Recently, on a warm summer day in Whatcom County,
I experienced an enchanted, outdoor massage at the shore of the Nooksack River. It was the day before my birthday, and the completion of a year I’d dedicated to releasing old patterns. During that session, in the shade of a bended tree at the foothills of Mount Baker, an auspicious visitor graced us:
a fuzzy, spotted caterpillar.
Nature is a master teacher, simply because we are that. We humans are intricately entwined in the fabric of Earth’s great mystery; something that our culture conditions us to forget. Yet nature is always imparting to us deep wisdom for living, if we listen with our hearts.
Earlier this year, I followed the wisdom of wild things and migrated from bustling Seattle to the smaller and slower town of Bellingham, in predominantly rural Whatcom County, about 100 miles to the north. As a self-identified “city girl,” this move signified a big departure. But a quiet, inner presence has been steadily urging me to relinquish my grip on what falsely defines me…this relocation was a natural step in that process.
Over the years, my progressive “shedding” has been quickened by many experiences and connections in Bellingham. For me, it’s been a place of soulful exploration, and I’d imagined that someday I might live here. But that possibility seemed so far fetched that I simply placed it in my heart for safekeeping. Then, last summer, my heart told me it was time. While the logistics for moving hadn’t become any clearer, my inner knowing told me I would now discover the way.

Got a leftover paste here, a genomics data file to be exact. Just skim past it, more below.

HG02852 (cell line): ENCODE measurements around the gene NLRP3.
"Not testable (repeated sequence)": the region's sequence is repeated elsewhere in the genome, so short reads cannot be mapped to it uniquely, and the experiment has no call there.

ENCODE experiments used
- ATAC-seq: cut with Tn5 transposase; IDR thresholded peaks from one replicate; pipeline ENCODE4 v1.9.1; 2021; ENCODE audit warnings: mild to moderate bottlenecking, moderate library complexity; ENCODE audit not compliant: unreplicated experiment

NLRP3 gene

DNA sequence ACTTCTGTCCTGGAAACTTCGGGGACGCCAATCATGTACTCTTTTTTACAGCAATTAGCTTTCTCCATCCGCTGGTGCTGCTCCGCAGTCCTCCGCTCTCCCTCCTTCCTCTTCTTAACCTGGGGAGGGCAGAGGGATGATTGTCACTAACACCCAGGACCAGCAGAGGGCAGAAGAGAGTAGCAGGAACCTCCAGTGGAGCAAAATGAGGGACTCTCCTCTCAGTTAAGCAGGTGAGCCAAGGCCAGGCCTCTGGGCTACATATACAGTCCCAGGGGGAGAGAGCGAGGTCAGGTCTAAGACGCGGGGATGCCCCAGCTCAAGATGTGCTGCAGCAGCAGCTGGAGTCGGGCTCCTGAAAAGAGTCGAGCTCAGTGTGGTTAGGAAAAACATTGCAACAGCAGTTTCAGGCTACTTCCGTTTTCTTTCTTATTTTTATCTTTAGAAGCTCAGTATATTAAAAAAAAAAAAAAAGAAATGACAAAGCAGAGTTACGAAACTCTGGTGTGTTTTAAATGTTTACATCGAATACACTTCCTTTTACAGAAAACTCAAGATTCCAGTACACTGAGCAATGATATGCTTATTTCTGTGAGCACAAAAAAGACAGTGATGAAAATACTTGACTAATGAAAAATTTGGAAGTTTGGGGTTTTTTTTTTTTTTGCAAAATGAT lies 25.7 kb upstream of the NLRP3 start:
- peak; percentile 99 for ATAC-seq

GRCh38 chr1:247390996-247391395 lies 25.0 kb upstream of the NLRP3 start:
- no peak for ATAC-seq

So, a full year before my birthday massage at the edge of the Nooksack River, I drove up to Whatcom County and explored where I might live. During that visit, on a warm and breezy morning, I walked a trail I hardly knew and sang out loud a song my friend, Christina, had recently written and shared with me: ”Unfold me like a river, in the morning sun//Unfold me like a river when the day is done….” With my attention focused on the song, I walked a path bordered by dense foliage and tall Alder trees. When the trail led me through an opening in the tree wall, to my great surprise, there was a river. The Nooksack River—sacred ally to the Nooksack tribe of this region. I’d been unwittingly following the river while singing a river song!
Ambling across stones worn smooth by the gentle power of water, I spontaneously added my own verse to my friend’s song: “Unfold me like a river, to where I cannot say//Unfold me like a river, show me the way.” While I did not find a new home during that trip, nor on my subsequent visits to Bellingham in weeks to come, that river song became a kind of prayer or mantra…
Unfold me like a river, in the morning sun
Unfold me like a river when the day is done
Unfold me like a river, to where I cannot say
Unfold me like a river, show me the way
Four months after that first encounter with the Nooksack, still not knowing exactly how or when I’d find a place to live, I put the contents of my household into a 12-foot storage pod and once again cast myself further into the depths of Life’s river. I surrendered my Seattle abode and trusted the flow of life to show me the way…and it has.
The way has not always been comfortable—at times my internal waters get quite choppy! I’ve oscillated between the joy of floating freely and despair in feeling adrift in the unknown. However, having witnessed over and over again that both my heart and life itself are trustworthy, trust keeps winning the day.
Many months into the journey, with boundless help from friends and strangers, and countless “synchronicities,” I finally landed in a temporary home of my own in Bellingham—a lovely place to pause while I continue listening. These days, in my sometimes-uncomfortable experience of “waiting,” caterpillars are my teachers.